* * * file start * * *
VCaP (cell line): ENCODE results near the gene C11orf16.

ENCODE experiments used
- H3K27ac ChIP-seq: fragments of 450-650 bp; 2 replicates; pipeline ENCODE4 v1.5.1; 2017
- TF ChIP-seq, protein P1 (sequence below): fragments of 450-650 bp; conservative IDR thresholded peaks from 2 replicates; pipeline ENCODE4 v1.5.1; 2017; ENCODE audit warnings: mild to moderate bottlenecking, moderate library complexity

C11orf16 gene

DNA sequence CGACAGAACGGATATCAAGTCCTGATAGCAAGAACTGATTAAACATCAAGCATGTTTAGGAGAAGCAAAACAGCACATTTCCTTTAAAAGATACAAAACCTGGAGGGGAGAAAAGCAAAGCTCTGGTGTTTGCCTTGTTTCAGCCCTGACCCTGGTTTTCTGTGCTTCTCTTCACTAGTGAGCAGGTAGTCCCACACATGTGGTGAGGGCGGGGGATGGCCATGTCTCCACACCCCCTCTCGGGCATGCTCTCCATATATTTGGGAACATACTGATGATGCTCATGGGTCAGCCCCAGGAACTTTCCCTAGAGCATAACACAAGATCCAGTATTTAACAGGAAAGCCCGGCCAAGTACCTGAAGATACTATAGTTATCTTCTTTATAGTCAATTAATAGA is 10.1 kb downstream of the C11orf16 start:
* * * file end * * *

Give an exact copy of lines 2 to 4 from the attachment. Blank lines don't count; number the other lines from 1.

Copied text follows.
ENCODE experiments used
- H3K27ac ChIP-seq: fragments of 450-650 bp; 2 replicates; pipeline ENCODE4 v1.5.1; 2017
- TF ChIP-seq, protein P1 (sequence below): fragments of 450-650 bp; conservative IDR thresholded peaks from 2 replicates; pipeline ENCODE4 v1.5.1; 2017; ENCODE audit warnings: mild to moderate bottlenecking, moderate library complexity